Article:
December 22/29, 2015
According to a recent study, Medicaid programs paid $8 billion for medical care related to severe obesity in 2013, accounting for 11% of the $69 billion in costs associated with the care of severely obese patients in 2013 (Wang YC et al. Health Aff. 2015;34:1923-1931). Medicare and other federal programs paid for 30% of costs related to severe obesity, private health plans paid 27%, and patients paid 30% of the costs out of pocket.
Julie A. Jacob, MA
The team of researchers, led by Y. Claire Wang, ScD, associate professor of health policy and management at Columbia University Mailman School of Public Health, analyzed 2007-2012 data from the Medical Expenditure Panel Survey for nearly 118 000 Medicaid patients to calculate and compare annual medical costs for nonobese, moderately obese, and severely obese adults (defined as having a body mass index of ≥35). Notably, researchers found that severely obese patients had medical costs that were $1980 higher annually per capita, expressed in 2014 dollars, than individuals within a normal body mass index range.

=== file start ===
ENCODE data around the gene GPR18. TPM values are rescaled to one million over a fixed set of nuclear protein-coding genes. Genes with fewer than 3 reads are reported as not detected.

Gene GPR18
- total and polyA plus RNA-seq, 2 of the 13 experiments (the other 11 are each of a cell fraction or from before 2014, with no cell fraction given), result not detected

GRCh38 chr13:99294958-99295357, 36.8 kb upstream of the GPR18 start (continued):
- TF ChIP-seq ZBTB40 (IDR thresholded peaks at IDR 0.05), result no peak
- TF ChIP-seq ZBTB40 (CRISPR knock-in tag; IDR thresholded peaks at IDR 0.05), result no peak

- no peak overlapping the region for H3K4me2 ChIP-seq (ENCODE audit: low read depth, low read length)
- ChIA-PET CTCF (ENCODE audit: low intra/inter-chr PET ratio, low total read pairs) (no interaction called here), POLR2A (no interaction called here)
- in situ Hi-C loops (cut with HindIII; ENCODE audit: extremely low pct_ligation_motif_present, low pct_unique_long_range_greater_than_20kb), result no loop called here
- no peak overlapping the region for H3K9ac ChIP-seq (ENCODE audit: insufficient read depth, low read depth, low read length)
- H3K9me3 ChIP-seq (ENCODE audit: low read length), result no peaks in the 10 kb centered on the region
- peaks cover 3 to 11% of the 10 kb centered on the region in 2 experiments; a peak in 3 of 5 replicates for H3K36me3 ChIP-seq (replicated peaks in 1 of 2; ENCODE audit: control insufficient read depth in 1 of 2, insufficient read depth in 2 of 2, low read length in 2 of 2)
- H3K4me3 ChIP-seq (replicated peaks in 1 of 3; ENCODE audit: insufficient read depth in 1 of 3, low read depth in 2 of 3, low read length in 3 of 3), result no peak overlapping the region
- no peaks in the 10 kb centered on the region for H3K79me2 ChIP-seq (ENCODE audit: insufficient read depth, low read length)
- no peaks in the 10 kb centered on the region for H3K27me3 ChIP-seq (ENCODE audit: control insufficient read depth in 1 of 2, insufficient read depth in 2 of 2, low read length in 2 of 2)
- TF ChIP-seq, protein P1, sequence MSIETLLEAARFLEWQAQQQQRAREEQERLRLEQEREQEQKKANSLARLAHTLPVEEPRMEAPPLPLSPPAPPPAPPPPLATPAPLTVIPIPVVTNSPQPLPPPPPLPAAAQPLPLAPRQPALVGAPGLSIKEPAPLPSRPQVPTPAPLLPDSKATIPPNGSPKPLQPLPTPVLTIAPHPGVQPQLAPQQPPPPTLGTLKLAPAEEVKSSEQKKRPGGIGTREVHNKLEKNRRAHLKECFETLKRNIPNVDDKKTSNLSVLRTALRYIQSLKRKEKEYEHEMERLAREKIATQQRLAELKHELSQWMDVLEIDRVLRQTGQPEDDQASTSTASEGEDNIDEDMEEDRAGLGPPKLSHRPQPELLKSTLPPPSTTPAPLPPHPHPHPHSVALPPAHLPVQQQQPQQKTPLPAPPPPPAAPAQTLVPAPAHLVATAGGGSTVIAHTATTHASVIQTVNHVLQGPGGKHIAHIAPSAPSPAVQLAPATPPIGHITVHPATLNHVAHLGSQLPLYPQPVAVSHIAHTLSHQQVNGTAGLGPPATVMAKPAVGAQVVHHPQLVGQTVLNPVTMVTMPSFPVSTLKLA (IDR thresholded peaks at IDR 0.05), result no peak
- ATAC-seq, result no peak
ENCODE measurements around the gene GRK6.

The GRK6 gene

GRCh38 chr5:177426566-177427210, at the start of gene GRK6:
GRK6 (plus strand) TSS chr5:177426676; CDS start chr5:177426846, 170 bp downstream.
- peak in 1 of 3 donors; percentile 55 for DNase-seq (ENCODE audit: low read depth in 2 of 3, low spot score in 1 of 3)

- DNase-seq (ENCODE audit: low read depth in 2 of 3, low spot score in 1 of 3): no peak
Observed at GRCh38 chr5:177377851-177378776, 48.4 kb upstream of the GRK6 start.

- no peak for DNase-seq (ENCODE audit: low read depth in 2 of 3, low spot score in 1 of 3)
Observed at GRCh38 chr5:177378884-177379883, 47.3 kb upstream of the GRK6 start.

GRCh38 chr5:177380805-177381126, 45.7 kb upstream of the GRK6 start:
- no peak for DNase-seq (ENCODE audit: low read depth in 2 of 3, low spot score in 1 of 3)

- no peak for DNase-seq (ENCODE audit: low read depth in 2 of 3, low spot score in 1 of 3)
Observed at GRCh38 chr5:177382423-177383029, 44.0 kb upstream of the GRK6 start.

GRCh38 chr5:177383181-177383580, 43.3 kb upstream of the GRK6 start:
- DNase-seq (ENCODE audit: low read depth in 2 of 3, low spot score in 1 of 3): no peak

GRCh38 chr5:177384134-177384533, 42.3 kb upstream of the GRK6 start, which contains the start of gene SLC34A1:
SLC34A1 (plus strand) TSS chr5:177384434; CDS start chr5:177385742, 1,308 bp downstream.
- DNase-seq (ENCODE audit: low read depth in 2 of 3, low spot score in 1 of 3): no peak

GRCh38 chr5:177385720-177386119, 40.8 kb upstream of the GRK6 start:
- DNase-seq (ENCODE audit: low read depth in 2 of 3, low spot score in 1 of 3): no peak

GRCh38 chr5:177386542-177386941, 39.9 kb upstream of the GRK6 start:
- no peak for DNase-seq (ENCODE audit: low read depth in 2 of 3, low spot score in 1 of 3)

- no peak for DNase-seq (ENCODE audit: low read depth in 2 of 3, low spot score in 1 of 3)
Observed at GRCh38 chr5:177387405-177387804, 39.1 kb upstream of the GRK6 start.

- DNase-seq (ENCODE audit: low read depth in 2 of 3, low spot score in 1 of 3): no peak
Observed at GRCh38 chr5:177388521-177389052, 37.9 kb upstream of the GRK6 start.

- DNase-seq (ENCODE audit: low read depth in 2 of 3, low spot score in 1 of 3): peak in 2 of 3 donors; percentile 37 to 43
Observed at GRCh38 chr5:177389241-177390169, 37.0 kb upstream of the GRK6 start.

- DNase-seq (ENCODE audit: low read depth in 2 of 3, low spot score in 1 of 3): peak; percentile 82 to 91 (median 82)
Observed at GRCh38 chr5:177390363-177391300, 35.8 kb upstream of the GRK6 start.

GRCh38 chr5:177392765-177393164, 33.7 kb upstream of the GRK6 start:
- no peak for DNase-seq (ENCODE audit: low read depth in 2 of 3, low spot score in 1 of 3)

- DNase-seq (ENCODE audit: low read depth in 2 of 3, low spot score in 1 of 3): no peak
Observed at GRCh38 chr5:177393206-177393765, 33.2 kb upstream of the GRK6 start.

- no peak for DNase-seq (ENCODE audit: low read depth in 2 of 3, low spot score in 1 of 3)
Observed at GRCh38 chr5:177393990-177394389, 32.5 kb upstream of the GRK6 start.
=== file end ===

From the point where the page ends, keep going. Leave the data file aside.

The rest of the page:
The study authors suggest that the cost of treating patients with complications due to severe obesity will be an issue of increasing concern if additional states beyond the current 31 accept Affordable Care Act funding to extend Medicaid coverage to include low-income individuals without children. Therefore, the researchers recommend that more resources should be directed to help severely obese Medicaid patients lose weight to mitigate rising health care costs associated with obesity.